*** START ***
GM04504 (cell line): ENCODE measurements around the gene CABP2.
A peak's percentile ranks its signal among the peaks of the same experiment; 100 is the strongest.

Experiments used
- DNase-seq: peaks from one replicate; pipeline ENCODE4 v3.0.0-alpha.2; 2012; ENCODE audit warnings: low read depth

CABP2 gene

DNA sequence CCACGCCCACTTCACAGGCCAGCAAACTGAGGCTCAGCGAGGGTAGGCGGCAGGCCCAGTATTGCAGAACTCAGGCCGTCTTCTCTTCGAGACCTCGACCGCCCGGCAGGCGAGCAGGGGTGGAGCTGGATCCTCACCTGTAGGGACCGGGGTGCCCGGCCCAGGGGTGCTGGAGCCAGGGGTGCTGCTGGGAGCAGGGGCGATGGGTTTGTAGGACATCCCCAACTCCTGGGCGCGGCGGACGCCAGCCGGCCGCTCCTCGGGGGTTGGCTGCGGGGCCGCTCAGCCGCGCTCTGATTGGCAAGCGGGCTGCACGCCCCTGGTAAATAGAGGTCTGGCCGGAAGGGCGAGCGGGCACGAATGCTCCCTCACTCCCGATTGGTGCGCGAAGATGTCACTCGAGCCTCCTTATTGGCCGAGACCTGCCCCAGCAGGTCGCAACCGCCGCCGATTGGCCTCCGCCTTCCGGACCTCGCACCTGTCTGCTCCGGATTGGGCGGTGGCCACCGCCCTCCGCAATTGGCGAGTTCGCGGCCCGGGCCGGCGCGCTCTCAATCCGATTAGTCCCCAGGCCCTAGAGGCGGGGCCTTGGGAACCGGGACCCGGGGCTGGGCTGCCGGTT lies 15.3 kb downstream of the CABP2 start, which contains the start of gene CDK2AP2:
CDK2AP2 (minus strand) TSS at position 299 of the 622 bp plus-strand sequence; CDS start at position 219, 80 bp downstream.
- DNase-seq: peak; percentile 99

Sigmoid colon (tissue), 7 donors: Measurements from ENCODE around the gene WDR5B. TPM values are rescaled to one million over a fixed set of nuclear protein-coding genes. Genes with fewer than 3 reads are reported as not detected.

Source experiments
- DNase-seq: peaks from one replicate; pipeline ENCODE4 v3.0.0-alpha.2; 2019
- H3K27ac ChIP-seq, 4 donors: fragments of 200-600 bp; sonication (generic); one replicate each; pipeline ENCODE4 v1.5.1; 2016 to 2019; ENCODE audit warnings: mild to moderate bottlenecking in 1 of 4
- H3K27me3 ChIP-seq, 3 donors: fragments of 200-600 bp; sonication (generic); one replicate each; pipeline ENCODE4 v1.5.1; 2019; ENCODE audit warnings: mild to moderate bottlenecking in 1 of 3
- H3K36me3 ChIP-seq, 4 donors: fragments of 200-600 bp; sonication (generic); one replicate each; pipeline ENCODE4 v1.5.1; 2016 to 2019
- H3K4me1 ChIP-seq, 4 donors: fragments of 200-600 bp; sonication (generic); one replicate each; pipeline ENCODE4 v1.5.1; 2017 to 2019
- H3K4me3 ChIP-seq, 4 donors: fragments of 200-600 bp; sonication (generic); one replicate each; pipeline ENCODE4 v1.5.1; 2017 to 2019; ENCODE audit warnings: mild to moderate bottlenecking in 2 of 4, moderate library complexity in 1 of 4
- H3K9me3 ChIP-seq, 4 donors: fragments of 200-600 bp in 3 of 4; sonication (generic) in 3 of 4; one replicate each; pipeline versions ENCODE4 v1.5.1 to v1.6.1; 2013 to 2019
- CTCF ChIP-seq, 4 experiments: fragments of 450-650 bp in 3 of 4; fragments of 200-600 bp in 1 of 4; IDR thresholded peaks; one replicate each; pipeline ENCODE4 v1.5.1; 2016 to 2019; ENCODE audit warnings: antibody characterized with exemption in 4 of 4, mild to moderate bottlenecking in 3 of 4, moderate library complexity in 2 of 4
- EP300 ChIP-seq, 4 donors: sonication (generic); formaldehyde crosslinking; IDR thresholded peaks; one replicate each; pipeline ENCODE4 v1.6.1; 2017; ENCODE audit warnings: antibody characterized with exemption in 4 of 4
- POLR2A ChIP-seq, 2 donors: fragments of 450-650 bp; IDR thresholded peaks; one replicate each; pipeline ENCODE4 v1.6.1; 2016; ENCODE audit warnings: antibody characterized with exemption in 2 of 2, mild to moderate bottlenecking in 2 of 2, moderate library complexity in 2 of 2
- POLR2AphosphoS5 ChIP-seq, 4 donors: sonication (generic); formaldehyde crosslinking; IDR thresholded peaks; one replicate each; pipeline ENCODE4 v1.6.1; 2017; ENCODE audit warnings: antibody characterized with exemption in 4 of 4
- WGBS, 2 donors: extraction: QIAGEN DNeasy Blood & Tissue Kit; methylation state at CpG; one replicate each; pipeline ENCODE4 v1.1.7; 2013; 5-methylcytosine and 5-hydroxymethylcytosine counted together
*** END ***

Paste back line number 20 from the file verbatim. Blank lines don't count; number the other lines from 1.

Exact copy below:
- POLR2A ChIP-seq, 2 donors: fragments of 450-650 bp; IDR thresholded peaks; one replicate each; pipeline ENCODE4 v1.6.1; 2016; ENCODE audit warnings: antibody characterized with exemption in 2 of 2, mild to moderate bottlenecking in 2 of 2, moderate library complexity in 2 of 2